GUEST BLOG: Montana scorecard shows families are still struggling to afford housing

To continue the discussion of the CFED 2016 Assets and Opportunities Scorecard, one of our partners, NeighborWorks Montana, has provided a deeper analysis on the housing and homeownership data.Screen Shot 2016-01-27 at 2.12.37 PM

A quick look at the CFED’s Assets and Opportunities Scorecard, and you will find that Montana ranks best in outcome and policy measures related to Housing and Homeownership.

It’s true that Montana has fared far better than many states across the nation in the rates of foreclosures, and overall, Montana ranks high for the number of 2-parent households who own their own home. We can applaud the legislature for enacting laws to protect homeowners from foreclosure, and entities like NeighborWorks have worked hand-in-hand with government to provide foreclosure assistance and first-time homebuyer education programs.

With that said, when we begin to examine housing affordability, the numbers tell a different story. Many homeowners and renters in Montana are struggling with high mortgages, rents, and utilities.

Among homeowners, almost one in three reported spending at least 30 percent of their household income on mortgage costs alone. And almost half of all renters in the state reported spending the same amount on rent and utilities. When housing and rental costs exceed 30% of a household’s income, it dramatically impacts their ability to afford critical necessities like food, transportation, healthcare and investment in savings.

Families continue to struggle to afford housing because most workers’ wages are not commensurate with Montana’s housing costs. The current median housing value in Montana is over 4 times the amount that a typical worker earns annually. While high home values are good for those who already own a home, exorbitant costs leave many unable to buy a house or begin to build equity in their home. And with the number of low-wage jobs in the state, there are simply not enough opportunities for workers to earn enough to purchase a home and keep their families financially stable.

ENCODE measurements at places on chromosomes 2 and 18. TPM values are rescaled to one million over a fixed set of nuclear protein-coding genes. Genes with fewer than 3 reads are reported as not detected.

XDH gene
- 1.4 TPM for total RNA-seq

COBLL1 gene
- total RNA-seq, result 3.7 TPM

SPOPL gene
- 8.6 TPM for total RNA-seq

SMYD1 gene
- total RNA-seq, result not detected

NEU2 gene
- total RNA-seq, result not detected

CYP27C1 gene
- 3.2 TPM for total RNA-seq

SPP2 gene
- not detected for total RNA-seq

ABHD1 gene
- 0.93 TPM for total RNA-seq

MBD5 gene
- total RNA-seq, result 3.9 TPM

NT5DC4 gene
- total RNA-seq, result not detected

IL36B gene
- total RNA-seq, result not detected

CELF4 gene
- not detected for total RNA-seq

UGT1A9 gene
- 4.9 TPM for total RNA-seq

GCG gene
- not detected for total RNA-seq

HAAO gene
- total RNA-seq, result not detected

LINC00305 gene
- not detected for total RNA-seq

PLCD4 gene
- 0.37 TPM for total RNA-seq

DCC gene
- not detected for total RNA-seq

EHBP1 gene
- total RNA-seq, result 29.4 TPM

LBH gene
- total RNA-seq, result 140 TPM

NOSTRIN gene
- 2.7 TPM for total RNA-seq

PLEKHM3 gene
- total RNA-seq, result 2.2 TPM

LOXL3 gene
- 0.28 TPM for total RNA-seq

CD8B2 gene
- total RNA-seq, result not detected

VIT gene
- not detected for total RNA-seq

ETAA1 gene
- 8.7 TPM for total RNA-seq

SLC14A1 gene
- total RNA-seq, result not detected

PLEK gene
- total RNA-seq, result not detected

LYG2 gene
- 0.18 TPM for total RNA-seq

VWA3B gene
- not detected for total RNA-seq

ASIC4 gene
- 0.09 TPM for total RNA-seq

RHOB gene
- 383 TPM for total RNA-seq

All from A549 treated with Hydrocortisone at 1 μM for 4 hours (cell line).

We can do better to support working-class families. Even in the face of low-wages, there are options that help low-and-moderate income families find housing.

On Monday, the Montana Board of Housing announced this year’s awardees for Low-Income Housing Tax Credits. Out of 19 eligible projects, 8 were funded, leaving 11 projects on the table. All of these projects are well thought out and would fill critical housing needs in their communities. Most states have some state designated pool of funding specifically to support the preservation and development of affordable housing. Our state does not, and it is a clear gap in resources that should be filled.

Another area our state should look to improve is the way we approach titling of manufactured housing as real property. Manufactured housing is a significant source of affordable housing in our state, and allowing this housing to be titled as real property creates opportunities for better financing and a more valuable asset for these homeowners. Although Montana allows titling as real property, the system is inefficient and difficult to navigate. Montana should streamline our titling process and look to the recently developed Uniform Manufactured Housing Act as a model to emulate.

The CFED report points to these and other good housing policies across the country that may be relevant for our state. We encourage policy makers to review these options, and look to the Montana Coalition for Housing and Infrastructure to identify and advocate for smart housing policy initiatives in the next legislative session.

Kaia Peterson is the Assistant Director of Statewide Operations at NeighborWorks Montana. NeighborWorks Montana’s mission is to “create opportunities for families and individuals to live in affordable homes in strong communities” throughout the state.

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